Second, will Rio Tinto (ASX:RIO) and its Chinese partners come to an arrangement with the Guinean Government to develop the long-stalled Simandou mine, which could bring anywhere from 60-200Mtpa of high grade iron ore onto the seaborne market from later in the decade depending on who you believe.

Last year 62% Fe iron ore spot prices surged to more than US$160/t in early April before collapsing within six months to under US$80 (their lowest level since Vale’s Brumadinho dam disaster in January 2019) as China’s economy went stale and steel mill owners starting sieving cash like, well, a sieve.

But their late 2022 and early 2023 rebound has producer hopes high that China’s recovery will be a boon for miners.

Regardless of prices, production growth remains a major focus for the big boys.

Fortescue Metals Group (ASX:FMG) and BHP hit record export tonnes in FY22, while Rio looked like it may have been on track to hit the lower point of its guidance for the first time in years as 2022 came to a close.

FMG could produce a new record in FY23, targeting shipments of between 187-192Mt, but all eyes are squarely on both its green energy ambitions and the progress of its new 22Mtpa Iron Bridge magnetite operation.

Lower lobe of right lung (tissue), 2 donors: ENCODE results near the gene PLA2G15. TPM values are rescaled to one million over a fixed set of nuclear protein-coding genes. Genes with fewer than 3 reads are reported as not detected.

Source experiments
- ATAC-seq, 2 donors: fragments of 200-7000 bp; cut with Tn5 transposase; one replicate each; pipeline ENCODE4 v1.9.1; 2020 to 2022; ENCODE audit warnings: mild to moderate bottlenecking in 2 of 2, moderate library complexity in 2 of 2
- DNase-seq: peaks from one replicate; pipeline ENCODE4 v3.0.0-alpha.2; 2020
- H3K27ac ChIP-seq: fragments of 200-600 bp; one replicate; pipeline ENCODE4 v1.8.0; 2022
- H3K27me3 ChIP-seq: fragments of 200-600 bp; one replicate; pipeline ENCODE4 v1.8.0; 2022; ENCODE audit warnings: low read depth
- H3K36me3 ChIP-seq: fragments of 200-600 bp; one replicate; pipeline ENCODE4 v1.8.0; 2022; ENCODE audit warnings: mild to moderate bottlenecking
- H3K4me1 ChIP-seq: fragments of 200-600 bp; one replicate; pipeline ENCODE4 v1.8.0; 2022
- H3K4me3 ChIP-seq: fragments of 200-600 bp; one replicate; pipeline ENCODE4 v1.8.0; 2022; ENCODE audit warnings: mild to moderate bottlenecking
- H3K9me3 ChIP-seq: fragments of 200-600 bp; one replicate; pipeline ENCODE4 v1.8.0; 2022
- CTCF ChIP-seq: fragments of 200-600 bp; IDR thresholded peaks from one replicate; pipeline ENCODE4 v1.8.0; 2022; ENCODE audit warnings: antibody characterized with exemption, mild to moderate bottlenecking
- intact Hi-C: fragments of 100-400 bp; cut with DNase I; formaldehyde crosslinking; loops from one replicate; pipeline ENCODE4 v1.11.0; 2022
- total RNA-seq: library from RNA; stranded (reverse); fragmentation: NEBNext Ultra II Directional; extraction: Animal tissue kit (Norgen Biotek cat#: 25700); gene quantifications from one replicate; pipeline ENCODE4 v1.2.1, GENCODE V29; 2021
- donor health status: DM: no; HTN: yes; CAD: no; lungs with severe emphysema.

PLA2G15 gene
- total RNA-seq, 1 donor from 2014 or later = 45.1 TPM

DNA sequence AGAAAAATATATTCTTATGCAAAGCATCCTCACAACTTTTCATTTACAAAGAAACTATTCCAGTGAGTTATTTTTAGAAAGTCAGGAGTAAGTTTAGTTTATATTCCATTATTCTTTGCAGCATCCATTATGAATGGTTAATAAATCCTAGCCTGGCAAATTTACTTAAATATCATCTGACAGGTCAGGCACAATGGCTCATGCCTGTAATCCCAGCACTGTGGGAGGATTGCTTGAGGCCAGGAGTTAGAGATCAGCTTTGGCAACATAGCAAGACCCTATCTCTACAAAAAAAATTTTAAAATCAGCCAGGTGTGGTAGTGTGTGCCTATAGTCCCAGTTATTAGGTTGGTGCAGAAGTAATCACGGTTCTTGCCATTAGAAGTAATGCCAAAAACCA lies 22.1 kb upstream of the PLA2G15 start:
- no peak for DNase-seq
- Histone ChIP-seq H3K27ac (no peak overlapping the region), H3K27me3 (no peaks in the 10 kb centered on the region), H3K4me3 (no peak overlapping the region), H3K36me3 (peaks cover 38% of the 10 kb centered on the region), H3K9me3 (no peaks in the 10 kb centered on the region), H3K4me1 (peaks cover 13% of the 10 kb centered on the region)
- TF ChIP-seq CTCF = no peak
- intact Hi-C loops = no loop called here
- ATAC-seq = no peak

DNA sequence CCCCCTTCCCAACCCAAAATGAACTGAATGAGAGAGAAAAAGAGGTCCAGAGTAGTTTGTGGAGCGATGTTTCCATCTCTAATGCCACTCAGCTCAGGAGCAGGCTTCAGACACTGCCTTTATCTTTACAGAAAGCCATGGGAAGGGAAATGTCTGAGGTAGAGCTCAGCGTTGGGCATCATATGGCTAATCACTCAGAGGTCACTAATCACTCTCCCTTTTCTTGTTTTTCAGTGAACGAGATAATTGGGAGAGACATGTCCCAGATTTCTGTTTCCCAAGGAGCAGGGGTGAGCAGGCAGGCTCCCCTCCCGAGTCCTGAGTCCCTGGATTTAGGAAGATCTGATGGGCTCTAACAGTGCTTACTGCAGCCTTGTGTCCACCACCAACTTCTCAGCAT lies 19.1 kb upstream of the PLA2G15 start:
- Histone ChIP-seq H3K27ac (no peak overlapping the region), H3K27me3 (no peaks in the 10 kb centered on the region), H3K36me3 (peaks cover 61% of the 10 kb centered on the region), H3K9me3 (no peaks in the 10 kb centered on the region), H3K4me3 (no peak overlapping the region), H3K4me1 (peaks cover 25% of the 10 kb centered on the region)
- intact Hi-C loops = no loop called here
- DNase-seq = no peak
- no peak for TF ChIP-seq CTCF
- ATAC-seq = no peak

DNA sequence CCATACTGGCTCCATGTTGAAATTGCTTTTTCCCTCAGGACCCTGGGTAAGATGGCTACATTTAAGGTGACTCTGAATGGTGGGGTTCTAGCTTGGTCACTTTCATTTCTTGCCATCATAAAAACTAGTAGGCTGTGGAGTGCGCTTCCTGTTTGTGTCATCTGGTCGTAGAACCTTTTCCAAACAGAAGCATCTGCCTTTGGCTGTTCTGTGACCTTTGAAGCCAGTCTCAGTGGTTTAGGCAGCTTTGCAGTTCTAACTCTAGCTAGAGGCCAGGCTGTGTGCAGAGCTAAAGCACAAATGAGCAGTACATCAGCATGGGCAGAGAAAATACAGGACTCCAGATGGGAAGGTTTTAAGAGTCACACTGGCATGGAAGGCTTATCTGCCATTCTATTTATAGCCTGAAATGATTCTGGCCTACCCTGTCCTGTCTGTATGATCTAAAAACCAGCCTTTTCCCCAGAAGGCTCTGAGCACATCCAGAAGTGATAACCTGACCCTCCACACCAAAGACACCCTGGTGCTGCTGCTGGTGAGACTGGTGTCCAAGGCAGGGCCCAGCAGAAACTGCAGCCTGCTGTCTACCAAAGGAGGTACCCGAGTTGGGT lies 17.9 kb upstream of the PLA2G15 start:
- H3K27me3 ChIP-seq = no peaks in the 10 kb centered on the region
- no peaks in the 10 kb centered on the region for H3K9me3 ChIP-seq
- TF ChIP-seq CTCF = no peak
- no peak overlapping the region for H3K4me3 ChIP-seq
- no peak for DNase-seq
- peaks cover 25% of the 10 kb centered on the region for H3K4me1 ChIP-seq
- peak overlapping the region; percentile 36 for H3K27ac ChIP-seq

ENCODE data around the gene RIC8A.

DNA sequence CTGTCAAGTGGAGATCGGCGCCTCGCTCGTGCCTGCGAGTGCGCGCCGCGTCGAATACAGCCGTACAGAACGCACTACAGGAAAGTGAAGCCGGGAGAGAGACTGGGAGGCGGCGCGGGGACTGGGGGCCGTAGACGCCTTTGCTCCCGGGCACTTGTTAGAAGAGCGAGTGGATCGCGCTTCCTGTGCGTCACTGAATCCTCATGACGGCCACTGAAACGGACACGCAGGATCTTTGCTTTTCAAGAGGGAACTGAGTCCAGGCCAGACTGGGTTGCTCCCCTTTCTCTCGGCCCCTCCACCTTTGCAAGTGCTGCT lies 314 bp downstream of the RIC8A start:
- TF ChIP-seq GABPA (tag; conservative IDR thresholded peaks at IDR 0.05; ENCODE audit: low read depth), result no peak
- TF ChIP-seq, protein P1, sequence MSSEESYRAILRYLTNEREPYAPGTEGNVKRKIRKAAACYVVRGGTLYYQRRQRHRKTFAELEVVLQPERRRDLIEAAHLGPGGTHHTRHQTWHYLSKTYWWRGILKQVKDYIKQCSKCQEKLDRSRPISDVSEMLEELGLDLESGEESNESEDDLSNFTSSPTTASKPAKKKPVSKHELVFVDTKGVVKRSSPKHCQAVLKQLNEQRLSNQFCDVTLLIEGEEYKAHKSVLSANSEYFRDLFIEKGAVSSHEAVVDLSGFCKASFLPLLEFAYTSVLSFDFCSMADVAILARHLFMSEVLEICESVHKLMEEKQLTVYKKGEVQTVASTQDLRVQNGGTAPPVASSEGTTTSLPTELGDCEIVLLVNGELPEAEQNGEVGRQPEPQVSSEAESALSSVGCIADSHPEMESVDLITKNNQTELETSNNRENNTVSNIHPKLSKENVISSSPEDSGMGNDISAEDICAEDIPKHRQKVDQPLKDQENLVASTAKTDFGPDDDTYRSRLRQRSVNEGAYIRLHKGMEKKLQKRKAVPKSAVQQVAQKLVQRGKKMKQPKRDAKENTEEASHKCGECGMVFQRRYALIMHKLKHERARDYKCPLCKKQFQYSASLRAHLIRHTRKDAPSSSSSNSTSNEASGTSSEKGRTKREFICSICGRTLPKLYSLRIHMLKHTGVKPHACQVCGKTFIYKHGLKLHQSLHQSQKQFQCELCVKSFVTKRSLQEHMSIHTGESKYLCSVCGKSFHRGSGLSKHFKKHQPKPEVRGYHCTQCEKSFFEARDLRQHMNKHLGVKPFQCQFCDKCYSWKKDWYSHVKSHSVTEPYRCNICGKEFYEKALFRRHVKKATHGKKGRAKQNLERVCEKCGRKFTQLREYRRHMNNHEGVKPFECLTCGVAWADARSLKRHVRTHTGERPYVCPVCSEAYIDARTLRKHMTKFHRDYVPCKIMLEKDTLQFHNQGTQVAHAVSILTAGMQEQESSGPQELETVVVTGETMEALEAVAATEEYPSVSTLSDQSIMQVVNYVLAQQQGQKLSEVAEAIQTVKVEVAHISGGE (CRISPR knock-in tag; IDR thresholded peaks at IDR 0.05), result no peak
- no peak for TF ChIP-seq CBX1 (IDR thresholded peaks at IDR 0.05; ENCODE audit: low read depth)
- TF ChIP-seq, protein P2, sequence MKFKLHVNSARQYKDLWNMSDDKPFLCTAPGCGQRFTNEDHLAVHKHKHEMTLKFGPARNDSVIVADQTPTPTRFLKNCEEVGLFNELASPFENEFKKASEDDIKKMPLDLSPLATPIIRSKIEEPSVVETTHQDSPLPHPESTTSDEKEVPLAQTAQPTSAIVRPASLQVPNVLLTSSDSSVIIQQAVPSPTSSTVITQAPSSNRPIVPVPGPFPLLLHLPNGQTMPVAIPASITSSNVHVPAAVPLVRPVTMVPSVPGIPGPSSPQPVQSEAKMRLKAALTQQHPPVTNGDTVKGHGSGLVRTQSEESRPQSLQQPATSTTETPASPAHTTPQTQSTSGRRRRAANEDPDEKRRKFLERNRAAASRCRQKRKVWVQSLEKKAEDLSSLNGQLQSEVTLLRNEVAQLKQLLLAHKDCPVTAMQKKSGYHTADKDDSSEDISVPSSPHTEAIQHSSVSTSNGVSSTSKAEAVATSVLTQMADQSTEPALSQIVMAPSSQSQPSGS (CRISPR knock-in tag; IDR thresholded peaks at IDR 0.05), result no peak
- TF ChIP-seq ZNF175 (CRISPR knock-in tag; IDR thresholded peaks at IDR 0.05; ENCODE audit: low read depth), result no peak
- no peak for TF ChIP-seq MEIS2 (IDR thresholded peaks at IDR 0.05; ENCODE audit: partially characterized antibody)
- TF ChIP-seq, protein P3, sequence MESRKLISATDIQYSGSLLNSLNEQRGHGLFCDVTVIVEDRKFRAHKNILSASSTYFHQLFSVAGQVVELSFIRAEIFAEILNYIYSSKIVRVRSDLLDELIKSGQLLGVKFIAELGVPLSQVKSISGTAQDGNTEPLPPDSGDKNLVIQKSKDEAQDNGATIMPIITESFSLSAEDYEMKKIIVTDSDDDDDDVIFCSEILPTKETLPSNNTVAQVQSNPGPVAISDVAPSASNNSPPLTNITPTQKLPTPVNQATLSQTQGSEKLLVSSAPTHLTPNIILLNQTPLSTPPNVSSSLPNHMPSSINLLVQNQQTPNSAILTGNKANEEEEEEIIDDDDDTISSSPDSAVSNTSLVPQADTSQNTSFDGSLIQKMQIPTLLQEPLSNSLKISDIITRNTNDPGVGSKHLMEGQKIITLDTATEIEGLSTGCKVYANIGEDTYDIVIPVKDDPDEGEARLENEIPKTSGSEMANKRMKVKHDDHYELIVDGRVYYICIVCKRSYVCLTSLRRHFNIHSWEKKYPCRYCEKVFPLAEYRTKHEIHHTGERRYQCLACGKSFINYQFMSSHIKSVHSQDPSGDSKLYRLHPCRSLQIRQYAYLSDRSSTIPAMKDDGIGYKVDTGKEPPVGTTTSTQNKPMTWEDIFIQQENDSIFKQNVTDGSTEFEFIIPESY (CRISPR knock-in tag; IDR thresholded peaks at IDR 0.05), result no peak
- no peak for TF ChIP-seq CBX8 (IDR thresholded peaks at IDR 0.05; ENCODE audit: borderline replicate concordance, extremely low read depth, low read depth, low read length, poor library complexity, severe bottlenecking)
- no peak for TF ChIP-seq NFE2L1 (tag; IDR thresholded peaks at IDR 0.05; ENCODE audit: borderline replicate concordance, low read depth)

BHP has medium term plans to expand to 300Mtpa and longer term ambitions of shipping 330Mtpa by later in the decade, while Rio’s deal to develop its dormant Rhodes Ridge deposit with Wright Prospecting could help it finally expand to long run Pilbara targets of 345-360Mtpa by the end of the decade.

Chris Ellison’s Mineral Resources (ASX:MIN) meanwhile approved the construction last year of its 60% owned 35Mtpa Onslow Hub, mooted to produce at costs that would be profitable at any point in the iron ore price cycle.

Iron ore prices of multiple grades and indexes in 2022
Iron ore prices fluctuated across 2022, eventually finishing the year ahead. Pic: Fastmarkets/Stockhead


Iron ore miners share prices today:





2022 Start: US$9682/t
2022 Finish: US$8400/t
High:US$10,720/t (March 7)
Low: US$7005/t (July 15)
% Change: -13.24%